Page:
The basic merging problem is that merges are irreversible & do not take into account matches/mismatches between family structures as well as matches/mismatches between singular profiles in comparison.
Discussed at least in these threads:

https://www.wikitree.com/g2g/383565/proposals-concerning-some-bigger-issues
https://www.wikitree.com/g2g/251692/merges-often-between-entire-branches-family-trees-comparisons

The problems of merging are not merely academic or theoretical. Like the problems of the consistency of the data in genealogies both on WikiTree and on other digital genealogies. Issues which I discussed at length and which Aleš has turned into the Data Doctors and DB_errors project because they had practical consequences. Notably in both cases database corruption and data loss.

WikiTree as an entire format for a digital genealogy is not lossless. It is not archival quality, and in time, it will break down. That isn't theoretical or academic. That is a function of its current state and typical operation. Like a JPEG being copied and pasted a million times. Artifacts develop & multiply.

Controls are being put into place, and the situation has improved immensely. But the way merges are handled is a major root to the problem. Over a long enough period of time, the merges will cause significant drift resulting in significant corruption of the WikiTree program. The issues with data loss already impacts the community in an almost invisible but significant way in that it drives people interested in archival quality genealogy away. Several major family genealogists that I have sought to collaborate with on WikiTree have turned me down because they either knew someone who had lost a significant amount of work on WikiTree or who had themselves lost a significant amount of work on WikiTree.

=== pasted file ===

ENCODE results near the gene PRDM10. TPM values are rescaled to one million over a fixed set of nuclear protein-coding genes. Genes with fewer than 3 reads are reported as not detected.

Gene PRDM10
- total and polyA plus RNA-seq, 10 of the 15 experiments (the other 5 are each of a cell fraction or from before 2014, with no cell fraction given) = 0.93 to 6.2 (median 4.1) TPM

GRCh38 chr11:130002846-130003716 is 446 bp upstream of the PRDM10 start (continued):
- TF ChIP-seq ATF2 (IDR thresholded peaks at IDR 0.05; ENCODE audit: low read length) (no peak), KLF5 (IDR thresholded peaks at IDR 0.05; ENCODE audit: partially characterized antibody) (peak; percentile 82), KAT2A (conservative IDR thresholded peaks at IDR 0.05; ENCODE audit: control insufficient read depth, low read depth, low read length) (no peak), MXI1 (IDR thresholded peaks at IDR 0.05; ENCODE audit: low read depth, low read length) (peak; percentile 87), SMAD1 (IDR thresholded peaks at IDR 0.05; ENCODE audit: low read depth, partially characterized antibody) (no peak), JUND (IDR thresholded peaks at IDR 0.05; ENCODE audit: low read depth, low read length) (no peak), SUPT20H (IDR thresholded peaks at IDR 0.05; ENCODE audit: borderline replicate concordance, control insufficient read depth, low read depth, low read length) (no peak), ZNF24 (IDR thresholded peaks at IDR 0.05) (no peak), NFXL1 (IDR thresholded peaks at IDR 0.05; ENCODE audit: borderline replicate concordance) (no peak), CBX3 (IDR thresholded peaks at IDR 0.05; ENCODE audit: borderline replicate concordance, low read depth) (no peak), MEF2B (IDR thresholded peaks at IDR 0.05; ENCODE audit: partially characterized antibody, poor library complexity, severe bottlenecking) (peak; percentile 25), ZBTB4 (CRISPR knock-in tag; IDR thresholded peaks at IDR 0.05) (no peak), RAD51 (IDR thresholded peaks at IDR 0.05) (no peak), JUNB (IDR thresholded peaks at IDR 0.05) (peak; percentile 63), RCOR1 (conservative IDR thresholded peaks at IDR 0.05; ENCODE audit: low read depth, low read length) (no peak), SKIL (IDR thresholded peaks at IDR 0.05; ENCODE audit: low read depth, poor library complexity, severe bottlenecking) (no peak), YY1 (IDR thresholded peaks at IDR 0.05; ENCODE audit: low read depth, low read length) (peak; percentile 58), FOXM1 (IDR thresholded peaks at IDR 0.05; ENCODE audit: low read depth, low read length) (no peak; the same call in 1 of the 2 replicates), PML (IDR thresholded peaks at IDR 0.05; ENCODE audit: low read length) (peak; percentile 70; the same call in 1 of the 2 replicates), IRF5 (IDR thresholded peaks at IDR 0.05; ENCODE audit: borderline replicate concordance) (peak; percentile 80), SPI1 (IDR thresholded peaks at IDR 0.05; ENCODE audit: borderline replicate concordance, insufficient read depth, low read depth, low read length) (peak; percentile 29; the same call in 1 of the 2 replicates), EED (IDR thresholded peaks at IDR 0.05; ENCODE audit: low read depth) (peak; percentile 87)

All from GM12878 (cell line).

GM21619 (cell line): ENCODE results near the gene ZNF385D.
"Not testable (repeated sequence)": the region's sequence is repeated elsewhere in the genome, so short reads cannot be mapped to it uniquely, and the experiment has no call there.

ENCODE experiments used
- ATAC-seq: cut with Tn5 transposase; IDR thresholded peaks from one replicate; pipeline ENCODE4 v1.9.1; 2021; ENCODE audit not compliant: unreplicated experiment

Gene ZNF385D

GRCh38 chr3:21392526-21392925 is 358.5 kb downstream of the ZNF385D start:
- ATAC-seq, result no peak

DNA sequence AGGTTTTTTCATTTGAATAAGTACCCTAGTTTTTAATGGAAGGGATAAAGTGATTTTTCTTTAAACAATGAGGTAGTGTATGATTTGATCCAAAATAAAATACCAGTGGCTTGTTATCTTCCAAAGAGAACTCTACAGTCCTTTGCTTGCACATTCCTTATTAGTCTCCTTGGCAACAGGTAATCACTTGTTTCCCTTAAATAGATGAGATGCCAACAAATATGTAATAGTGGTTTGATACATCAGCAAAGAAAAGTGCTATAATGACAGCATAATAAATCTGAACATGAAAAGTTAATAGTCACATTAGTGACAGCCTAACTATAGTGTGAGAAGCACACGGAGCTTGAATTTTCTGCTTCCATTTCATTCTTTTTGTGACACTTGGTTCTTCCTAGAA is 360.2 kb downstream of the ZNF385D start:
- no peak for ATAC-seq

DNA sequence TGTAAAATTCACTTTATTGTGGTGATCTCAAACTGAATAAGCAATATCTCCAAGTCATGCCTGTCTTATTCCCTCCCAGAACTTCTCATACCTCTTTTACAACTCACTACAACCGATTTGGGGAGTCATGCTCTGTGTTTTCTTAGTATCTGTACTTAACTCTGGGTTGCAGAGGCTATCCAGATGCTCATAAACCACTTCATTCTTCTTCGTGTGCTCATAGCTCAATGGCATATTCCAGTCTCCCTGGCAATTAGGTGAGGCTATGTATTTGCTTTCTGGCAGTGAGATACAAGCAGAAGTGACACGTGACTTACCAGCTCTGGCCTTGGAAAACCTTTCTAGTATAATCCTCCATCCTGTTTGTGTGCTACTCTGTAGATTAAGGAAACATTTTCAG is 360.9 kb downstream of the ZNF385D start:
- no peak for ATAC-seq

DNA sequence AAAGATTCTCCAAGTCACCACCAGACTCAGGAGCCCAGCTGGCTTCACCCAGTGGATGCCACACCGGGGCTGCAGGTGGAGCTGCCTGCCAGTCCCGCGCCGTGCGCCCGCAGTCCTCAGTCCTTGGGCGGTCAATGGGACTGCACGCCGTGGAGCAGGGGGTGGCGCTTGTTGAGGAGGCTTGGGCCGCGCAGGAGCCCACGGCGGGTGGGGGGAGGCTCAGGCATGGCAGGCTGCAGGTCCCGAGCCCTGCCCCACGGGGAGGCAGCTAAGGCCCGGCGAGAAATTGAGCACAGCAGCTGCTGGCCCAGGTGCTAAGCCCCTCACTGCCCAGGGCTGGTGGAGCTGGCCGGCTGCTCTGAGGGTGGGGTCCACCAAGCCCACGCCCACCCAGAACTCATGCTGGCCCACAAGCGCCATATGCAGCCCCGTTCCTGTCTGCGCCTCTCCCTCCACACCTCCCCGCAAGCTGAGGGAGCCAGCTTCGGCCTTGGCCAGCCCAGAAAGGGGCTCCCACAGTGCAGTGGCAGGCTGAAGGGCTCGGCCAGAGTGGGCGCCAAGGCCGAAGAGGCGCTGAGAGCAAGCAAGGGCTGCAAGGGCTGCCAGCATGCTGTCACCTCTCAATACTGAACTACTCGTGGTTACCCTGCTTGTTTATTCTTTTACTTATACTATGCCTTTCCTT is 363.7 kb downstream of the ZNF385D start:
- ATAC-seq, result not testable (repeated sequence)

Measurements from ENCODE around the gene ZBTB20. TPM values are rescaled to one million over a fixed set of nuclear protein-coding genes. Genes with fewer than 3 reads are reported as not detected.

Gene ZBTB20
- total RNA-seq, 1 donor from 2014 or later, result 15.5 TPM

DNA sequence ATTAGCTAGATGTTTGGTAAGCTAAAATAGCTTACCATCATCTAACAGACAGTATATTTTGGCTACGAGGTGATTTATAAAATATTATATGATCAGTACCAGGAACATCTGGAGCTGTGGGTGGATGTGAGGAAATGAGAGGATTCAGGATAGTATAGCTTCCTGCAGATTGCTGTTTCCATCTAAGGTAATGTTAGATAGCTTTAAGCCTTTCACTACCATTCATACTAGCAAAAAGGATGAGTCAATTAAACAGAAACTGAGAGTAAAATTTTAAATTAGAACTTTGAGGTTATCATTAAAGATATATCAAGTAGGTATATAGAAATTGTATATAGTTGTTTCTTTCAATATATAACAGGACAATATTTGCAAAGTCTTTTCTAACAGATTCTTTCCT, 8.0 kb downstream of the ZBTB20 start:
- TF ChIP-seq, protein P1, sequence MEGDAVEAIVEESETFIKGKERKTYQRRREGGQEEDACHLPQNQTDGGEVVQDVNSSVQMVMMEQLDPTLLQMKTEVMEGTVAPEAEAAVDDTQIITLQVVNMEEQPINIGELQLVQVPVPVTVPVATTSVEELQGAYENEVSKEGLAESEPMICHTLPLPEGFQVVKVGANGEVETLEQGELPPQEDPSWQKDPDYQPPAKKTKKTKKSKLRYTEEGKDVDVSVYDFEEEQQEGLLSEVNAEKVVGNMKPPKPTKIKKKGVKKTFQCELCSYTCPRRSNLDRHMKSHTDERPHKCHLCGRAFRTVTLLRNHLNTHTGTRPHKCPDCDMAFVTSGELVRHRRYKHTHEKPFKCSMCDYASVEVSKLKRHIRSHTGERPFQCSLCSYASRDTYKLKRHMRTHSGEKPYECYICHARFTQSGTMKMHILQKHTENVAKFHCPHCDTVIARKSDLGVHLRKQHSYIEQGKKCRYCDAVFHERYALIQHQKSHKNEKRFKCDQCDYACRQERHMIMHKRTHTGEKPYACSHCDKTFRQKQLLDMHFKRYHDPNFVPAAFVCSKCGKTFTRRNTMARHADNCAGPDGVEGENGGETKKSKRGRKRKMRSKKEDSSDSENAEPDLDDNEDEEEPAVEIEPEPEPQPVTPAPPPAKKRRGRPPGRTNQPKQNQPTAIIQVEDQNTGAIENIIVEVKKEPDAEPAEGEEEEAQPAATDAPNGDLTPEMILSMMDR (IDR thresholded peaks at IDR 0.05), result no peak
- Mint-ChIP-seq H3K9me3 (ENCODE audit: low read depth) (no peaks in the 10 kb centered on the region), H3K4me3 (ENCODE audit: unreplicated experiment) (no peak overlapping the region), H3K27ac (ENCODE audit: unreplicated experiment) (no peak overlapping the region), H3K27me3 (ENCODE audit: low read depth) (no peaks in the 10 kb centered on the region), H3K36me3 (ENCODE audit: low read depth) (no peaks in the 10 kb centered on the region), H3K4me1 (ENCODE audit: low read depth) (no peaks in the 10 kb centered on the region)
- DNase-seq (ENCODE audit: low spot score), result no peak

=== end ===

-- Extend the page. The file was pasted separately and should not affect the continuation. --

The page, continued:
The wiki format is a partial versioning system, but it does not operate as a versioning system for all the WikiTree graphs. You get my meaning? There is versioning control for individual profiles which is where WikiTree is strongest. Then there is the graph of the family in which a profile resides; there is an implicit versioning system built into that which extends from the versioning of the profiles and requires a human per profile review of the versioning history with comparison to all other profiles in the graph, but it does not preserve data about combinations or permutations of the family graph as a whole. Then there is the collection of all graphs considered together; there is only recently started to be the means for pulling the WikiTree global graph(s) as a whole for analysis, and there is no method for pushing, branching, or merging versions of WikiTree as a whole.